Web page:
Once that wait becomes too much, or if they retire multiplayer servers for that game, it’s over. You can play the campaign again, but the villains appear at the same moments, you know what’s coming and it’s all a bit linear.

Tabletop gaming however, going back to the Doctor Who core set, you’re given a main adventure to get you going that’ll take about three or four sessions to play (so you’re looking around 9-12 hours for the basic adventure). Then you have a couple of smaller adventures that you can run, or expand into something bigger. There’s 6-12 hours there on top. And in addition to of all that, there’s a host of little story ideas that you can turn into adventures that’ll last you another… oh, I dunno… you could run a 4-6 hour game a week and still have a year’s worth of gaming there. 

Then, when you run out, you can just make up your own! Go onto one of the many fan sites and download some free adventures, and you don’t need to buy anything else!

You can stop playing for a year, put it on the shelf, and if you fancy a game with some friends, you can dust the game off and play any time you like. The servers for it aren’t going to be shut down from lack of use. You won’t have to go onto a new system or download countless updates. You can just play.

On that subject…

Downloadable Content.

DLC seems to be a big part of the video games industry. The big companies have realised that you don’t need to give everything to the gamer in one package. You can hold some of it back and release it for more money later.

Sure, this happens in RPGs too, but in most cases the additional material is being held back purely because of the cost of producing the game. Imagine if Doctor Who was all in one game – every possible creature from 50 years of Doctor Who… the game would be massive. And cost so much that you wouldn’t want to buy it. Or be able to carry it...

It’s another thing when video games companies put the content on the disk and just not let you access it until you’ve coughed up some extra cash. That’s just not on.

Anyway, back to the point. If you want to download a new map for Call of Duty, that’s fine. It adds a bit more multiplayer. In some cases, there are expansions to the single player campaign – and in some rare cases this expansion is huge and fantastic (I’m looking at you GTAIVLost and the Damned, and The Ballad of Gay Tony showing you how DLC should be done).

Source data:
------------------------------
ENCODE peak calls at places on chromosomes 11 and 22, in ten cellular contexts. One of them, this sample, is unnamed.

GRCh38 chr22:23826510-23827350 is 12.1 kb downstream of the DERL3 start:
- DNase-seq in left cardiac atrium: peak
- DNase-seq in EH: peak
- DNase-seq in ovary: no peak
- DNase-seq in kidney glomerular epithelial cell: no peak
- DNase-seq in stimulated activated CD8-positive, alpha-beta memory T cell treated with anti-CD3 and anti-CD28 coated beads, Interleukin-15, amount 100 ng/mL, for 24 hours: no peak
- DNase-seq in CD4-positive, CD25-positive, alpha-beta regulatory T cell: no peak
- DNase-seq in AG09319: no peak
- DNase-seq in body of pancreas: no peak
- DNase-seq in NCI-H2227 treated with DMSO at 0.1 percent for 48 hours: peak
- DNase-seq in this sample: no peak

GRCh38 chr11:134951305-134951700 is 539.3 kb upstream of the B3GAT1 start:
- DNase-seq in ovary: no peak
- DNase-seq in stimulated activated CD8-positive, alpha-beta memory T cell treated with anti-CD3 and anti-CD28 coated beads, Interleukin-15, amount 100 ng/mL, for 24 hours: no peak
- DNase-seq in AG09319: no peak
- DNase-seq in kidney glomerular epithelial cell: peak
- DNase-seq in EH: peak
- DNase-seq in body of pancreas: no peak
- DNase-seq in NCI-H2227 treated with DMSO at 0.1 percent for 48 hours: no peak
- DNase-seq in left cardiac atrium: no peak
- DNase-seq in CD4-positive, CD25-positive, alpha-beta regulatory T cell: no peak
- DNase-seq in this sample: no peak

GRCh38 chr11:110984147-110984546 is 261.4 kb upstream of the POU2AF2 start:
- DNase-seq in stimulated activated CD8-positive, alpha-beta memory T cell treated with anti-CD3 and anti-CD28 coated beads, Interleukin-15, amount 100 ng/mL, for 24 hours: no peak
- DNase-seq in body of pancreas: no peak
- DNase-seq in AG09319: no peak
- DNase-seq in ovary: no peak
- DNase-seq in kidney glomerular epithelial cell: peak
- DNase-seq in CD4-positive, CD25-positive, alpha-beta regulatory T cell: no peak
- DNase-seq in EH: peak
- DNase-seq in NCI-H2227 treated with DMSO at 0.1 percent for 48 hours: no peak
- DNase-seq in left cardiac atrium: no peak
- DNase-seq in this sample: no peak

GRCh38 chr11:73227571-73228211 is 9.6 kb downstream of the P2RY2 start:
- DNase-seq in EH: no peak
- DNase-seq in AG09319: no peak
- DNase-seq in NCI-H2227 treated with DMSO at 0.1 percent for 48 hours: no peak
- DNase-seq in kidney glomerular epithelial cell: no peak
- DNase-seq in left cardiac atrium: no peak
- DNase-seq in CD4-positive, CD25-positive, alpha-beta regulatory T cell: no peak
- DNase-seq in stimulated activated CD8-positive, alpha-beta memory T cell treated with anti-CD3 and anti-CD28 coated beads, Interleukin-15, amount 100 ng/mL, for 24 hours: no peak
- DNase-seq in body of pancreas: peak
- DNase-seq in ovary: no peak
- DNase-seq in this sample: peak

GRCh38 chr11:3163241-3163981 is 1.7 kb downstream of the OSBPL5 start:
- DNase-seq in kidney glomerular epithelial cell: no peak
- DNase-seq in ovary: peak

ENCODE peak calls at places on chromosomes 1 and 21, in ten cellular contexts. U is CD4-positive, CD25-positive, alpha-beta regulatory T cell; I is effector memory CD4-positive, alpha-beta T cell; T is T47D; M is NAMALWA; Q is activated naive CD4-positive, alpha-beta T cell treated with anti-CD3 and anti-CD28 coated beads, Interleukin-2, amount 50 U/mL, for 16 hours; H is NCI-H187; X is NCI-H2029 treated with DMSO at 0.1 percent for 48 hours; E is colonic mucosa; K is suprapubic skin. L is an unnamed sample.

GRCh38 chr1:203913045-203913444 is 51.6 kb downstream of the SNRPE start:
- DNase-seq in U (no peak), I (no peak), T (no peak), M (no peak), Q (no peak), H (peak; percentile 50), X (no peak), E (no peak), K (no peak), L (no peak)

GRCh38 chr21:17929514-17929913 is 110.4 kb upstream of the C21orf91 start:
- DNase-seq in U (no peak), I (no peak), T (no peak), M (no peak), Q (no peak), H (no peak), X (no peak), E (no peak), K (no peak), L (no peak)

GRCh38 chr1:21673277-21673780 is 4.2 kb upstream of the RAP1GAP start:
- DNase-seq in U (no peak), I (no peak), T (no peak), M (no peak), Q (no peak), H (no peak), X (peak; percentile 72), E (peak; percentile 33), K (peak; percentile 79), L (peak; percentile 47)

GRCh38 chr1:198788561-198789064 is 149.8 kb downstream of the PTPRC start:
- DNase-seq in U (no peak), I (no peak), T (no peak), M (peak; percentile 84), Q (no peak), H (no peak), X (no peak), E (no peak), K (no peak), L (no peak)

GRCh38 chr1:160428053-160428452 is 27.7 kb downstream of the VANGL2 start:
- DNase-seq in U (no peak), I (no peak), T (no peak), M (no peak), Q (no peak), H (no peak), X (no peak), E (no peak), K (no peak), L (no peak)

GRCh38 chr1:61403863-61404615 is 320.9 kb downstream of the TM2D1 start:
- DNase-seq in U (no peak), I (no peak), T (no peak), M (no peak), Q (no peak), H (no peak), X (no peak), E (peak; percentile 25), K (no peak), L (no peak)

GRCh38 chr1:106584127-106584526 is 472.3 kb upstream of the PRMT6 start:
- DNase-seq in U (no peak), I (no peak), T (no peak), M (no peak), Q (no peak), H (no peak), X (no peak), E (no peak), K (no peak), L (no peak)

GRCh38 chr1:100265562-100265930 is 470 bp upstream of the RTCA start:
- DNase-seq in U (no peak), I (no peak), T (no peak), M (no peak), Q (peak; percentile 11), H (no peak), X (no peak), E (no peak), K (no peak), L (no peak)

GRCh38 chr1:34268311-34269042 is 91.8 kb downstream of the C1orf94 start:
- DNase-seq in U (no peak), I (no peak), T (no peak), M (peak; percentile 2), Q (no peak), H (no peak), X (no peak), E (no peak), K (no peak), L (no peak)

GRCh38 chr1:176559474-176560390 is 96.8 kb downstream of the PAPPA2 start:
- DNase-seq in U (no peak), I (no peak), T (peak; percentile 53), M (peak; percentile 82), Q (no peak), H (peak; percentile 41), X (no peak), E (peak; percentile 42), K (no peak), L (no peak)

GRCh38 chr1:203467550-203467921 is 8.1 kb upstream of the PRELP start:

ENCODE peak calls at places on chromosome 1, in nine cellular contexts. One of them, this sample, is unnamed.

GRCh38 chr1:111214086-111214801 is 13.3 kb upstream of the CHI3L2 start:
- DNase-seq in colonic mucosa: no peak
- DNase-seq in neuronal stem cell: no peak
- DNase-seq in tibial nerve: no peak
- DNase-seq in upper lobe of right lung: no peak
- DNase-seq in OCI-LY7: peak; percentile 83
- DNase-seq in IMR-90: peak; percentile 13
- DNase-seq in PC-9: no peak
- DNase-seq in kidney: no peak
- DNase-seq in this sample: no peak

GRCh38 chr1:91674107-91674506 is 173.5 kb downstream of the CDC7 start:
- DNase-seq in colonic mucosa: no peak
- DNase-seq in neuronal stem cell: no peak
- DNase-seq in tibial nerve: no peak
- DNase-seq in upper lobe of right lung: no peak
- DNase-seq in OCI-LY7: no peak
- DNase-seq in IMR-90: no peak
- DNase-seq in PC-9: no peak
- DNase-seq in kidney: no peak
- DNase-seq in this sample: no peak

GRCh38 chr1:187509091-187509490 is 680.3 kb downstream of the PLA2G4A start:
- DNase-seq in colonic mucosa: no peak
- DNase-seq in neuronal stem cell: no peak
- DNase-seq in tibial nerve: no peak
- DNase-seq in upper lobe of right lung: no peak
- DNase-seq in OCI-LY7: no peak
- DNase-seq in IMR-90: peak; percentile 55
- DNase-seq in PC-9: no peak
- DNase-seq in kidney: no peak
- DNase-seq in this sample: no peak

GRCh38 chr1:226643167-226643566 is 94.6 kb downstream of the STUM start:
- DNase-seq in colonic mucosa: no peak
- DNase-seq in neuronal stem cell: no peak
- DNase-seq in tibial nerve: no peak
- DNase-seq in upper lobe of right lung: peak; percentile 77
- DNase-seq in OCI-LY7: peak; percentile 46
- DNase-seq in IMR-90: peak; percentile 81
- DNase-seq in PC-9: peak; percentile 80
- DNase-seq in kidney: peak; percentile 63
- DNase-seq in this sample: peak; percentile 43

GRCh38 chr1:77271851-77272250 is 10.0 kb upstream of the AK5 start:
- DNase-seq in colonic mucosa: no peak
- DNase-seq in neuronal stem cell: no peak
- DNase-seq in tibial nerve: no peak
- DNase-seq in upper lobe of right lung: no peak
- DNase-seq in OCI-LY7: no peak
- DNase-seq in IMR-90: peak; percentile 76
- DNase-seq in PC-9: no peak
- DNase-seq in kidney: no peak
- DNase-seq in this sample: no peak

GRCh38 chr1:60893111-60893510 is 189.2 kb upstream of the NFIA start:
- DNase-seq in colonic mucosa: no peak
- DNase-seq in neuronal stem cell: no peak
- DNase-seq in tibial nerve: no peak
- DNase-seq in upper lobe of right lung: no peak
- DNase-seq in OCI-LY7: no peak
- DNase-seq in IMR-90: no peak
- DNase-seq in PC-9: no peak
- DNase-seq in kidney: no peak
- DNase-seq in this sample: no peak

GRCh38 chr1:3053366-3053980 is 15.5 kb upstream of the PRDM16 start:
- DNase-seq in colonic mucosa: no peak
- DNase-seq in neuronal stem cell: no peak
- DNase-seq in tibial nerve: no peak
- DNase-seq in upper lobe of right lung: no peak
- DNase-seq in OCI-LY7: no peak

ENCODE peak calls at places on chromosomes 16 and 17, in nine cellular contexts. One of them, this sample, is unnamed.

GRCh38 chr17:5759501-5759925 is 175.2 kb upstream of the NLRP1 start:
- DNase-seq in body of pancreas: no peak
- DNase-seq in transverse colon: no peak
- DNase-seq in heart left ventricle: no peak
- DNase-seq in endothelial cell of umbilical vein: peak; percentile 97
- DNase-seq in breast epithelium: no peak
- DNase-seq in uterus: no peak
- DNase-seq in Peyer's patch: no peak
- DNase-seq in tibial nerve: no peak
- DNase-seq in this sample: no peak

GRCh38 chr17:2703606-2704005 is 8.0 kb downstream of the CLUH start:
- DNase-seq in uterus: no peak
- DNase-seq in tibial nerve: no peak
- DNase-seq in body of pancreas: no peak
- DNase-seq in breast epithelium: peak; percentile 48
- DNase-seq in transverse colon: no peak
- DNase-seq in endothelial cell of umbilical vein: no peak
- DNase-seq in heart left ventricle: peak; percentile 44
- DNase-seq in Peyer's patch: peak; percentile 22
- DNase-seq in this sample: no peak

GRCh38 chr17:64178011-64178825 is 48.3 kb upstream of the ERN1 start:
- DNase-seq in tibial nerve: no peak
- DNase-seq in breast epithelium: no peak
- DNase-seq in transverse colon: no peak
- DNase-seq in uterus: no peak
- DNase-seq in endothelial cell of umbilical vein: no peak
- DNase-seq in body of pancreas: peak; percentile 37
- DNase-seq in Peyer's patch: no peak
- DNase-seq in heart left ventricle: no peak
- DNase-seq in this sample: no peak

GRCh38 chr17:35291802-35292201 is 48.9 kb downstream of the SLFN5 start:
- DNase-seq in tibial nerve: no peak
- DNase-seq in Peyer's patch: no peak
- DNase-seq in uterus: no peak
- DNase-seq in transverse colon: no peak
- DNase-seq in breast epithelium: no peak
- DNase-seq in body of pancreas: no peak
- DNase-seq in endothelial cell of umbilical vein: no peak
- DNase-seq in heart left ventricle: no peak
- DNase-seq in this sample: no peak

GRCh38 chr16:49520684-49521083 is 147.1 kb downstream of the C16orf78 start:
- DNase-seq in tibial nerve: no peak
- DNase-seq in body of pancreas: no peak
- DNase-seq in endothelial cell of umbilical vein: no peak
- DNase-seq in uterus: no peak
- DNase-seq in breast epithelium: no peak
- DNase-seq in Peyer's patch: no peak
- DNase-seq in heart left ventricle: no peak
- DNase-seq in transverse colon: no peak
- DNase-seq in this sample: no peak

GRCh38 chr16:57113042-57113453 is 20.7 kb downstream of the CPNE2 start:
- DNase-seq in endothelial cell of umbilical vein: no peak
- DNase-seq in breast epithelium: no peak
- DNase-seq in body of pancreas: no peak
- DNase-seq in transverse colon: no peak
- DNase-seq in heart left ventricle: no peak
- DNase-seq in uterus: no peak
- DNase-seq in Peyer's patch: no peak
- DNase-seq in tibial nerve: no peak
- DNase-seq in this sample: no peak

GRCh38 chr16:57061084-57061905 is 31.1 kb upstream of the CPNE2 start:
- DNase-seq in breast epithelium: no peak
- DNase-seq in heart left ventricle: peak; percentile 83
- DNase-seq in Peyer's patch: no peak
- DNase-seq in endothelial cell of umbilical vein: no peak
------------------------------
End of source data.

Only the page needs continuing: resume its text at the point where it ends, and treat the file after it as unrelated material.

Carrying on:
The same can be done with tabletop RPGs. Expansions, with new rules and settings are common, as well as extensive campaigns and adventures. But you know what’s controversial? You don’t have to buy the expansion for the game you’re playing.

I know, it’s a surreal concept. But imagine you’re playing World of Darkness and fancy something a bit different. You could buy a Call of Cthulhu supplement, or adventure, and run that with it with just a few system tweaks. I own many supplements for games that I don’t have the core set for. It’s a bit like downloading a map pack for Halo and being able to use them in Call of Duty.

Radical, huh?

Anyway, the first big seminars from E3 are about to start, and I'll be watching - hoping to be surprised. I'm not saying roleplaying games are better than video games, or vice versa. But when you're frustrated by the new announcements from E3 or from the new console launches, just remember tabletop gaming. It gets your brain working, it's social without just being a mass of insults on headsets, and it survives the tests of time.

Until next time, stay multiclassy!


Caroline said...

"it's social without just being a mass of insults on headsets" unless your at our gaming sessions where it's a mass of insults (all in good fun) but without the headsets. And then there's the occasional thrown dice just for good measure.

Anonymous said...

Yes, spot on. I agree completely. but I have been saying this for years - and commence flames from Bragi and Fordy complaining I'm just crap at video games. Tee hee.

Yes Frankie. Your mind keeps opening it up, but it doesn't have to be one or the other - on-line international role-playing with shared maps and secret messages is here and has been for a while.

Milo. xxx